Once upon a time there was a mess. A very icky sticky mess. Think mosquito-infested swamp type mess.
Cottonwoods, chunks of concrete, asphalt, beer cans, rocks and general debris were all in the scrub. And invasive weeds of course – Japanese knotweed (foreground above) and reed canary grass to name just two. Let’s just say one needed a good imagination.
Thankfully when my imagination took a nosedive, my friends, colleagues and heavy machinery came to the rescue!
We knew this area was a swamp, the question was why and could we do anything about it? Turns out that MANY truckloads of fill dirt had been added to this part of the property which in turn had blocked the natural water course . Add to that the fact that there is clay soil, a high water table and we can even see water bubbling up out of the ground in one part of the stream bed and suddenly it starts to make sense.
Next problem was the ‘grass’ and weeds which we tackled by sheet mulching with cardboard and a truckload of Moo-doo. That transformed the icky stuff into remarkably good, plantable soil in less than a year.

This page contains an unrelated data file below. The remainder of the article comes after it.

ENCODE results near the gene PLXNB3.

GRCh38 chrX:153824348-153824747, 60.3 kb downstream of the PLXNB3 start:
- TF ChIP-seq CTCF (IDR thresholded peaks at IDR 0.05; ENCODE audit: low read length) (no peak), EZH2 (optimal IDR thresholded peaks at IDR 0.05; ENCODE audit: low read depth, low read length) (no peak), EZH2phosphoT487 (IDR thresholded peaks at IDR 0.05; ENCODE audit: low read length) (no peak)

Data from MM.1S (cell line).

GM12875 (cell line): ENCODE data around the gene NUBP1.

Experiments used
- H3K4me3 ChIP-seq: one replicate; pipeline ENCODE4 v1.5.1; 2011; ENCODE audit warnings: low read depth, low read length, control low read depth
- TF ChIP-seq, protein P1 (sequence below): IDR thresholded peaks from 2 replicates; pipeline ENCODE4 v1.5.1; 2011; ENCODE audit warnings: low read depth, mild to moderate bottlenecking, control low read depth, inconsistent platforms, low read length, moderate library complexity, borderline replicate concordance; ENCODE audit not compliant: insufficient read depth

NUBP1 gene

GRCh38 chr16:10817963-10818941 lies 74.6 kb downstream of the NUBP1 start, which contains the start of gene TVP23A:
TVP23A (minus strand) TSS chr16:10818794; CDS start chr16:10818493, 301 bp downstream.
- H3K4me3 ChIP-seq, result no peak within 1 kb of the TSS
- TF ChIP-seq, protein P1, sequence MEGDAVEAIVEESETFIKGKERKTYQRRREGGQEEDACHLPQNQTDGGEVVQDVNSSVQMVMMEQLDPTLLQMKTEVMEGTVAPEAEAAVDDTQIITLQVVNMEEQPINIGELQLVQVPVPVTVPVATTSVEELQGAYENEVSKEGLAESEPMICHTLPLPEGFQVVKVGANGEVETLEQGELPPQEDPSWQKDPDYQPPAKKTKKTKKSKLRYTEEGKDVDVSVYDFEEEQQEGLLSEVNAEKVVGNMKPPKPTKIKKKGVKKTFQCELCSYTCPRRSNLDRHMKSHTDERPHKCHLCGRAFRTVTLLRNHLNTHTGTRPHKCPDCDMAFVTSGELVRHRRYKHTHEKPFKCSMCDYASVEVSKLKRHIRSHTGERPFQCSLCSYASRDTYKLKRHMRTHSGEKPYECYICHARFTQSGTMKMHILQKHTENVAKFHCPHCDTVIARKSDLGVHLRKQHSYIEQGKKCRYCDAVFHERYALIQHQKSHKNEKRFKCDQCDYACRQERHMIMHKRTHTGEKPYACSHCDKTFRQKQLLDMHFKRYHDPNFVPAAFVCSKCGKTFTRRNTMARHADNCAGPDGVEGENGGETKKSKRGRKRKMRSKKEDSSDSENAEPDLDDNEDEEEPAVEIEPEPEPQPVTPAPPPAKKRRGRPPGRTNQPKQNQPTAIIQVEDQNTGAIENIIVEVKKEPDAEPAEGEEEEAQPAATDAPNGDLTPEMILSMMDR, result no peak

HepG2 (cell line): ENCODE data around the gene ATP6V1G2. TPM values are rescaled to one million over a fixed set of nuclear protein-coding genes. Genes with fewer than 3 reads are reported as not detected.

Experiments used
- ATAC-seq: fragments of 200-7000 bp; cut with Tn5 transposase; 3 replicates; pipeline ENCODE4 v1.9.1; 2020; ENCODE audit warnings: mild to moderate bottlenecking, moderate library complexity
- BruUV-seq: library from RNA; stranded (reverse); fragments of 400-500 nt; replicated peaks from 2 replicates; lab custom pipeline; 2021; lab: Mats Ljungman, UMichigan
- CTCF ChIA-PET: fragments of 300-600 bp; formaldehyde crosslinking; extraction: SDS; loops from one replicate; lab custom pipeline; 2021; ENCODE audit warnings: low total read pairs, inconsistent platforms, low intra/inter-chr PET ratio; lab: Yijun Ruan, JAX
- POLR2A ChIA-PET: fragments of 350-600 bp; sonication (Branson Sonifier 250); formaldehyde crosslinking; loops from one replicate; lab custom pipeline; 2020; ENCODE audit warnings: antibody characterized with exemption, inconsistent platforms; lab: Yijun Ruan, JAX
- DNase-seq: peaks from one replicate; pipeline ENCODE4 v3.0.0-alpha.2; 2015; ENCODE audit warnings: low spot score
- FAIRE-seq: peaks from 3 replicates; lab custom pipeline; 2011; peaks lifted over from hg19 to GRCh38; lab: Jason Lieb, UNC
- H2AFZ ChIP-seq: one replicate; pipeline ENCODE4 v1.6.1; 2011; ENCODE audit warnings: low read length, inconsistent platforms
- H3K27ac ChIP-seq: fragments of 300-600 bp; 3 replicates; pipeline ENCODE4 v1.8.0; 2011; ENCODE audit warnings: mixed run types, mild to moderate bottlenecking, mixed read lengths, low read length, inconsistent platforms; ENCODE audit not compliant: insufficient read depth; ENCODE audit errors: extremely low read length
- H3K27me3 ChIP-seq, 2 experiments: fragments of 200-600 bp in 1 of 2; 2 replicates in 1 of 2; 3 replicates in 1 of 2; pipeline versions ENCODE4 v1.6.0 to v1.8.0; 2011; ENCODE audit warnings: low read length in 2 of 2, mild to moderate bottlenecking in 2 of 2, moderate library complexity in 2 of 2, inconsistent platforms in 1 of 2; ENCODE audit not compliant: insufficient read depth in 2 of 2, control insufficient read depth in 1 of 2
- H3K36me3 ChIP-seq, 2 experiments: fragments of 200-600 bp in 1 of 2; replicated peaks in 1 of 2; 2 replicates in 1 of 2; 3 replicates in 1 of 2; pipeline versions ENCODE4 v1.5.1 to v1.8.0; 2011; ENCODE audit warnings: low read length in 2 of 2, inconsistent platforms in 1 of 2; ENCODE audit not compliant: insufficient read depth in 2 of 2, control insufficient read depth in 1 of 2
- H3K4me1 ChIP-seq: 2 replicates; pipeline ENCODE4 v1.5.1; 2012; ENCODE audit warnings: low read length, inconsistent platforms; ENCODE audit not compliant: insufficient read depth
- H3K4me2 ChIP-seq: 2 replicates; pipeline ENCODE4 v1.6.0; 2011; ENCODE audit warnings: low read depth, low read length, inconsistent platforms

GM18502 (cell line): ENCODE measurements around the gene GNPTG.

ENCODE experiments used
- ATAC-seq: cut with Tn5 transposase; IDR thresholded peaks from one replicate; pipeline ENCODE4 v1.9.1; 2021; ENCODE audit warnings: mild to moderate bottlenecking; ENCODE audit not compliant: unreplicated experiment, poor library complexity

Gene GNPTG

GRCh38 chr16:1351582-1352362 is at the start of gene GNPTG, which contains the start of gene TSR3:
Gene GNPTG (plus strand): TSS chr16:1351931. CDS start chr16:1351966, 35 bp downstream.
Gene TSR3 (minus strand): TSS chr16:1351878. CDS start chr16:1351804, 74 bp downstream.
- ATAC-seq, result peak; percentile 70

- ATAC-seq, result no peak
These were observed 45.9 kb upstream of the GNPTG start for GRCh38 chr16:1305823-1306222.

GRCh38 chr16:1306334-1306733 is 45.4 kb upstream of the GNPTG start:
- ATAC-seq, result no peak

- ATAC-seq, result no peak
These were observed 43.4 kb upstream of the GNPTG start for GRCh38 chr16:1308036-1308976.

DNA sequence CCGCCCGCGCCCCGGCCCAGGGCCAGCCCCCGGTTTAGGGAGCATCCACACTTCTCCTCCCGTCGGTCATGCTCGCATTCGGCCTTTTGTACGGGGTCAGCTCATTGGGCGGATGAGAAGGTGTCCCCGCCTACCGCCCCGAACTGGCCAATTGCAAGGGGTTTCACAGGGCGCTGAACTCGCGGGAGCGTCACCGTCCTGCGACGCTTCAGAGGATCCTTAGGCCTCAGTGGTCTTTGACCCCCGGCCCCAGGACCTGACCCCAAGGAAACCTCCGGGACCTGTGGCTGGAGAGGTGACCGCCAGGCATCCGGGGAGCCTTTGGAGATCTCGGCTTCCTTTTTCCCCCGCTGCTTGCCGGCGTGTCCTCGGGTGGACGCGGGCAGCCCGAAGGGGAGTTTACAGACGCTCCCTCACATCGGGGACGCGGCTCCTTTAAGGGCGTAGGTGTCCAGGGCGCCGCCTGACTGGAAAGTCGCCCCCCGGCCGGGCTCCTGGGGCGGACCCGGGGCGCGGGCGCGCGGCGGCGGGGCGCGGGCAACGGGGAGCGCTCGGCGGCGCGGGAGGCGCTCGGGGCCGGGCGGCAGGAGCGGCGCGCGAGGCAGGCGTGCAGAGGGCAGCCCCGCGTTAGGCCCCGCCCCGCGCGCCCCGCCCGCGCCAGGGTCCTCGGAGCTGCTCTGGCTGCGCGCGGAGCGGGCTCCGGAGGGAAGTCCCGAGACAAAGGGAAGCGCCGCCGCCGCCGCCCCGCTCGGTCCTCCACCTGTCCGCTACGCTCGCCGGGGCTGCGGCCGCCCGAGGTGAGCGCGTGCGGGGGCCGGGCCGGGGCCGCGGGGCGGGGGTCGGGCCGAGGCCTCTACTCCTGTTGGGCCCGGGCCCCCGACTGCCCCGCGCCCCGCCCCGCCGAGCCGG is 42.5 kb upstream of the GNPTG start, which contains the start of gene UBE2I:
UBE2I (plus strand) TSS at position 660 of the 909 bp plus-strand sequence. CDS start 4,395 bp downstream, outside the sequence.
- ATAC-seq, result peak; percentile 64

Playchips were used for paths, two rustic bridges were added (courtesy of my ever patient and talented husband) and river rocks were gathered and set in the stream bed.
Fast forward to just a few weeks ago;
It’s certainly not finished and is still a baby woodland but you can at least see where we’re going with this! We’ve used bugleweed (Ajuga repens ‘Catlin’s Giant’) as a groundcover to hold the streambanks in place and suppress weeds. It has gorgeous blue flowers in spring and glossy blue-black foliage year round. It spreads quickly but is easy to pull out if it gets out of bounds. We’re happy to let it scramble to will.
It seems that wherever it wanders it makes a great plant combination.
Thinnings can be transplanted farther downstream.
It will be some time before the trees cast enough dappled shade for us to really call this a woodland but it’s fun to see the difference in just 2 1/2 years.
(Oh and in case you were wondering, the stream RUNS in the wet season! Almost good enough for a game of Pooh-Sticks.)
Swedish aspen, golden locust, Japanese maples, Autumn Blaze maples, Himalayan white birch
Barberries, Ogon spirea, chokeweed (Aronia), Rhododendron ‘Impeditum’
Hosta, iris, astilbe, Virginia sweetspire, variegated Jacob’s ladder, grasses, ferns, Brunnera ‘Jack Frost’, bugleweed, bleeding heart, primroses
Many shrubs, perennials and smaller maples were transplanted from other parts of the garden or moved house with us and had been patiently waiting for a home! Some were gifts and others were bargain finds.
NOTE; the ornamental pear trees at the right of all the main photographs will help you orient the perspective.